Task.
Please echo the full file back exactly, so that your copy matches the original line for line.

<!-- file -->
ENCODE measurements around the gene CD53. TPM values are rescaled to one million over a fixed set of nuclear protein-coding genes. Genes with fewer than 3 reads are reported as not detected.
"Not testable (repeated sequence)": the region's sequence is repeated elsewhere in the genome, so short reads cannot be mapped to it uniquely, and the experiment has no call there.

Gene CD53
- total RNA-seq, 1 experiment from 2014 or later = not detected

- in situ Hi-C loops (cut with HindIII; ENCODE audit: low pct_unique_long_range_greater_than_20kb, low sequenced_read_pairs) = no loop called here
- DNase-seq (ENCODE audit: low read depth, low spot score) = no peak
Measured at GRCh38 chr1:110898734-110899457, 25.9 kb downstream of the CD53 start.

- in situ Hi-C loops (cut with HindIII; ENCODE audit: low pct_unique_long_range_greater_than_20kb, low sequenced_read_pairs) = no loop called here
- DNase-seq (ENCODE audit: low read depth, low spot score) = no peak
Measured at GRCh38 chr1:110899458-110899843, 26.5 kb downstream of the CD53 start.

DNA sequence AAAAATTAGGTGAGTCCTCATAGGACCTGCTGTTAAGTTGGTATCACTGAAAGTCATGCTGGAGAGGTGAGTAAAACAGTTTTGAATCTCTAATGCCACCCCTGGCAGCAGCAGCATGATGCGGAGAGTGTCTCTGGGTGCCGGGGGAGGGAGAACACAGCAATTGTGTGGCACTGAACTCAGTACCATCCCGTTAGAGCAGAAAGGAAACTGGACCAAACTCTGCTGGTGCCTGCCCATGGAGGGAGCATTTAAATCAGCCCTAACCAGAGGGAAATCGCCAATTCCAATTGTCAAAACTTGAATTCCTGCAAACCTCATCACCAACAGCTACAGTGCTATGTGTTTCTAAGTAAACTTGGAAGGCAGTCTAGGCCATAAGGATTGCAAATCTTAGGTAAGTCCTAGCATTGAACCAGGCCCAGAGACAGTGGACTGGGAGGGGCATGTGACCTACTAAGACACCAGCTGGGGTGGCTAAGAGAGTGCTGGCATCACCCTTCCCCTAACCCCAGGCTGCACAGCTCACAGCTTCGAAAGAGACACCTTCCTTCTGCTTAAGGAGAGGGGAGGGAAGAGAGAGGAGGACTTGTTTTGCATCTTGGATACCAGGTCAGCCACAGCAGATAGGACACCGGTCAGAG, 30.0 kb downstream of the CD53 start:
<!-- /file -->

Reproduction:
ENCODE measurements around the gene CD53. TPM values are rescaled to one million over a fixed set of nuclear protein-coding genes. Genes with fewer than 3 reads are reported as not detected.
"Not testable (repeated sequence)": the region's sequence is repeated elsewhere in the genome, so short reads cannot be mapped to it uniquely, and the experiment has no call there.

Gene CD53
- total RNA-seq, 1 experiment from 2014 or later = not detected

- in situ Hi-C loops (cut with HindIII; ENCODE audit: low pct_unique_long_range_greater_than_20kb, low sequenced_read_pairs) = no loop called here
- DNase-seq (ENCODE audit: low read depth, low spot score) = no peak
Measured at GRCh38 chr1:110898734-110899457, 25.9 kb downstream of the CD53 start.

- in situ Hi-C loops (cut with HindIII; ENCODE audit: low pct_unique_long_range_greater_than_20kb, low sequenced_read_pairs) = no loop called here
- DNase-seq (ENCODE audit: low read depth, low spot score) = no peak
Measured at GRCh38 chr1:110899458-110899843, 26.5 kb downstream of the CD53 start.

DNA sequence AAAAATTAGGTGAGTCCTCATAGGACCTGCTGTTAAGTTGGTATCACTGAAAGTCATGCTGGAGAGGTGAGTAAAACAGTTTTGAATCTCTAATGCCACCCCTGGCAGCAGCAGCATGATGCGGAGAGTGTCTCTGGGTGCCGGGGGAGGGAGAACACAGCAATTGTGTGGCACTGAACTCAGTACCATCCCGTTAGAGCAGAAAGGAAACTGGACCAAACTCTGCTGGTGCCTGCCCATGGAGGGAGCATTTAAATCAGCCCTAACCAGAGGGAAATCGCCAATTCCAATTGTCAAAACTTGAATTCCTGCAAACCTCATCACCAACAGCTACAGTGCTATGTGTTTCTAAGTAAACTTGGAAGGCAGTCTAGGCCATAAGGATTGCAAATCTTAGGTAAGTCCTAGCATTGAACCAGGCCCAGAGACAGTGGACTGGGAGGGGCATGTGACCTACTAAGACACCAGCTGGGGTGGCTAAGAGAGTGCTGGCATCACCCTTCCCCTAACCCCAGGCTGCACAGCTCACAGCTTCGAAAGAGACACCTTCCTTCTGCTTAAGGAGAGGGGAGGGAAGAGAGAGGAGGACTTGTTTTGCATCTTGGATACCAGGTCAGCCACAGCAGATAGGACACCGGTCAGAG, 30.0 kb downstream of the CD53 start: